Lufthansa FCT office cubicles
Inside the entrance and to the left are five cubicles which feature sliding, frosted glass doors. Personally this is where I spend a fair bit of my time when in the FCT, thanks to the easy charging outlets, and general quiet atmosphere.
Lufthansa FCT cigar lounge
The FCT is known for having a cigar lounge, which is located inside the entrance, to the right, down the hall, and then on the left.
The cigar lounge features roughly a dozen leather chairs.
Way back in the day Lufthansa would offer passengers complimentary cigars, and more recently there was a whisky setup here. Nowadays there’s just a small selection of soft drinks.
Lufthansa FCT nap rooms
Further down the hall and just past the cigar lounge are two nap rooms. While not as luxurious as the nap rooms in the SWISS first class lounge, these are a fantastic place to get some rest if you have a long layover. They’re available on a first come, first served basis, and there’s no minimum or maximum amount of time you can spend in them.
Each of the rooms features a twin size bed with proper bedding (though don’t expect too much from the comfort of the mattress). The bedrooms are otherwise pretty basic, and don’t have private bathrooms. If you need to use the bathroom, you’ll need to go down the hall.
Ford ended up taking a roughly three hour nap in one of the rooms, which was a good way to pass the time, and to make sure he was more well rested when arriving in Paris.
Lufthansa FCT bathrooms & shower rooms
Past the cigar lounge and nap rooms are the FCT’s bathrooms and showers. There’s a reception desk there where you can request a shower or nap room (or a duck — the single most exciting thing about the FCT).
If you’re just looking to use the bathroom, there are bathroom areas broken down by gender. While there’s a shared area for sinks, toilets as such are private, and in the men’s section each person gets a toilet and urinal.
There are also shower suites. The shower suites are quite large, and each feature a sink, walk-in shower, and toilet, along with Etro toiletries. Further bathroom essentials are available on request from the attendant.
While there are some shower suites with bathtubs, they weren’t operational when I was there.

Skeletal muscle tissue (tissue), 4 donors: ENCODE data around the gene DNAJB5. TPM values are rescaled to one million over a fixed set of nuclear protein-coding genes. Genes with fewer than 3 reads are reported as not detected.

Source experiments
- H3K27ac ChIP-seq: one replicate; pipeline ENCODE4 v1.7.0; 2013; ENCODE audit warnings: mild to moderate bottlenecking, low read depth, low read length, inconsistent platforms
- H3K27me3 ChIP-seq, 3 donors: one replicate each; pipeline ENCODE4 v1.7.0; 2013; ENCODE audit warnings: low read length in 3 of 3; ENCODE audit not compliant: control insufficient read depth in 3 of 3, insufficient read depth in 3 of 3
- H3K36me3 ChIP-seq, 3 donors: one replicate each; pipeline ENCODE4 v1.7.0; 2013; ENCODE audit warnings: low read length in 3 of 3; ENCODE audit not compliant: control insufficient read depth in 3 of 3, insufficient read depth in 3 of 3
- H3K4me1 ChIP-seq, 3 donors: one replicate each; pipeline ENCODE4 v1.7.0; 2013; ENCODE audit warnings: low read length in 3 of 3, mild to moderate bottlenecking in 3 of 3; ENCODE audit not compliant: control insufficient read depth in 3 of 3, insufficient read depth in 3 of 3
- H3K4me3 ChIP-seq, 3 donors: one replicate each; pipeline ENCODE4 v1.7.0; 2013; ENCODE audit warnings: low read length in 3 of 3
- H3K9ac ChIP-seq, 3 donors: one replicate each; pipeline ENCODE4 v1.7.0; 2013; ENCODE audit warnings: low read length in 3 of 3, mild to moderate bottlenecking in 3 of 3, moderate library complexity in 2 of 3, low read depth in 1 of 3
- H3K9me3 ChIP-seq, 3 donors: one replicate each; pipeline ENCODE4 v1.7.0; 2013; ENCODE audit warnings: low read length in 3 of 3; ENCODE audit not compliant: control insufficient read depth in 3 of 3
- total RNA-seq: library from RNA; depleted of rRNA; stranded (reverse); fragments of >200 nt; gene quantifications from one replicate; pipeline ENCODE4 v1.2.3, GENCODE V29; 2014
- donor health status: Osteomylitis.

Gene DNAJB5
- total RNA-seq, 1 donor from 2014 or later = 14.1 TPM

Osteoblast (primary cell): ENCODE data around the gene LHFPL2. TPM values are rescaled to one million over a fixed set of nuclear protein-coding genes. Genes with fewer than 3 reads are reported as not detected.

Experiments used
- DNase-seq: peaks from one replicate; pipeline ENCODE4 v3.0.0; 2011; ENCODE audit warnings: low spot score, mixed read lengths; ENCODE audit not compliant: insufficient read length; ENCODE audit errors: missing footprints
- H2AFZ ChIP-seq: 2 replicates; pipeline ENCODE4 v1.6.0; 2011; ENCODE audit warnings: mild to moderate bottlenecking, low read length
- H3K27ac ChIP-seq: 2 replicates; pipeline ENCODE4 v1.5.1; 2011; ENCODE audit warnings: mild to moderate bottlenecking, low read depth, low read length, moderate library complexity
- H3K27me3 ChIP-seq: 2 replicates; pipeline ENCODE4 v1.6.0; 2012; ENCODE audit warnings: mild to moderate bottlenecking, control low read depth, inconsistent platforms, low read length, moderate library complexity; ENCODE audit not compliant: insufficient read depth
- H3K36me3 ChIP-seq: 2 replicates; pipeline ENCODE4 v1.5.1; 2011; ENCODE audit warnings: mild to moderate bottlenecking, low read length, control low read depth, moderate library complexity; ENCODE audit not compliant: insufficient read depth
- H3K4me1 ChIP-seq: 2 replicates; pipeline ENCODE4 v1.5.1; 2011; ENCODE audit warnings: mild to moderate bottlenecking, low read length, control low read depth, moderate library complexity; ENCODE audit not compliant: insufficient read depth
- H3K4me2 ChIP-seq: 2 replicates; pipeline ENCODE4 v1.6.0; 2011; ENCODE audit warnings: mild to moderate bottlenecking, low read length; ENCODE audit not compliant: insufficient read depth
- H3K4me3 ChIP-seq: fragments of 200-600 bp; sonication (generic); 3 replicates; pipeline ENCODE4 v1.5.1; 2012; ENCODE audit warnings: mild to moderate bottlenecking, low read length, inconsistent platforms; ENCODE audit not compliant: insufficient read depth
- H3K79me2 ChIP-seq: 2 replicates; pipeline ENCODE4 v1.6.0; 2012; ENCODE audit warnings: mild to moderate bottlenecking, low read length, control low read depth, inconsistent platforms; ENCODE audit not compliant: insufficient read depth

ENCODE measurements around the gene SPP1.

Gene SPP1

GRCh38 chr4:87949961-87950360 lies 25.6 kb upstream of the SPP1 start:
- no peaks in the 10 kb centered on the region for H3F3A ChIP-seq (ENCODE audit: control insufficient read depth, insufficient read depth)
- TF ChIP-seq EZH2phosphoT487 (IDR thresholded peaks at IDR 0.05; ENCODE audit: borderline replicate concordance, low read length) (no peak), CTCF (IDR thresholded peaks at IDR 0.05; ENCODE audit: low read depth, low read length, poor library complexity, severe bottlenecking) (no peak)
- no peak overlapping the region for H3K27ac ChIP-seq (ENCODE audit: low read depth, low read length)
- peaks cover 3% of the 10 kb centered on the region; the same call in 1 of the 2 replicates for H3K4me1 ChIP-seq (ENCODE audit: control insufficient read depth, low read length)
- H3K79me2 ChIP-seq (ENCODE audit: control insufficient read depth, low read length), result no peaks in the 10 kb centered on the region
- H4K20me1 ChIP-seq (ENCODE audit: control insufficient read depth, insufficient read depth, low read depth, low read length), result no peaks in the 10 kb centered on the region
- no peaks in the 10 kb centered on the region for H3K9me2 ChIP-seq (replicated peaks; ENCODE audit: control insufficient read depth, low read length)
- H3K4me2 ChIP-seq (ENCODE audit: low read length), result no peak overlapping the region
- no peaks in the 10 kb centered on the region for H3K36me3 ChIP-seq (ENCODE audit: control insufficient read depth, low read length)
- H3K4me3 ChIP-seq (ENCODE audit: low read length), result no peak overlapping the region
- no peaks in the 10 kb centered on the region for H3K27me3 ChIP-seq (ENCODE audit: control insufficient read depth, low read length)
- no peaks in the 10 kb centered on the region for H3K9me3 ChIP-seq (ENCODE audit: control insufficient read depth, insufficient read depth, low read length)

Lufthansa FCT food & drinks
What’s the food & drink selection in the First Class Terminal like? As mentioned above, there are servers roaming the lounge, happy to serve drinks at any time. I sat in a cubicle when I first arrived, and ordered a cappuccino and a sparkling water, which were promptly served.
The lounge staff can make most cocktails you could imagine. There’s not an actual cocktail or drink list nowadays. When I asked about a wine list, I was told that what’s on display is what’s available, which is a bit odd, since there was primarily red wine on display.
I had one or five glasses of champagne on the flight from Miami, so couldn’t bring myself to drink more. Sorry, team…
Shortly before our flight to Paris, Ford and I decided to have lunch in the restaurant. Back in the day there was an extensive buffet plus a menu, though that has since been scaled back. Nowadays the buffet is mostly empty, and in the case of my visit it just had some individual servings of appetizers and desserts, and a selection of bread.
There’s also a menu, but that has been scaled back as well. The lunch menu read as follows:
Ford and I each ordered two things. As a starter, I had the zucchini with lemon ricotta, pine nuts, and mint, while Ford had the pumpkin soup.
For mains, I had the salmon teriyaki, while Ford had the bell pepper chicken.
Unfortunately the food quality has suffered at the FCT. It’s pretty clear that these dishes had just been microwaved, as they were piping hot, and the mains tasted kind of dry.
I finished the meal with an americano.
Lufthansa FCT ducks
This is something that people are either endlessly fascinated by, or couldn’t care less about. Lufthansa has adorable collectible ducks that it offers in the First Class Terminal, as well as at other lounges for first class passengers.
While there have been “standard” ones in the past, there are also limited edition ones, celebrating everything from the Olympics, to the World Cup, to Oktoberfest, to the holidays. When you enter the FCT you’ll see a display case on the left with all of the ducks.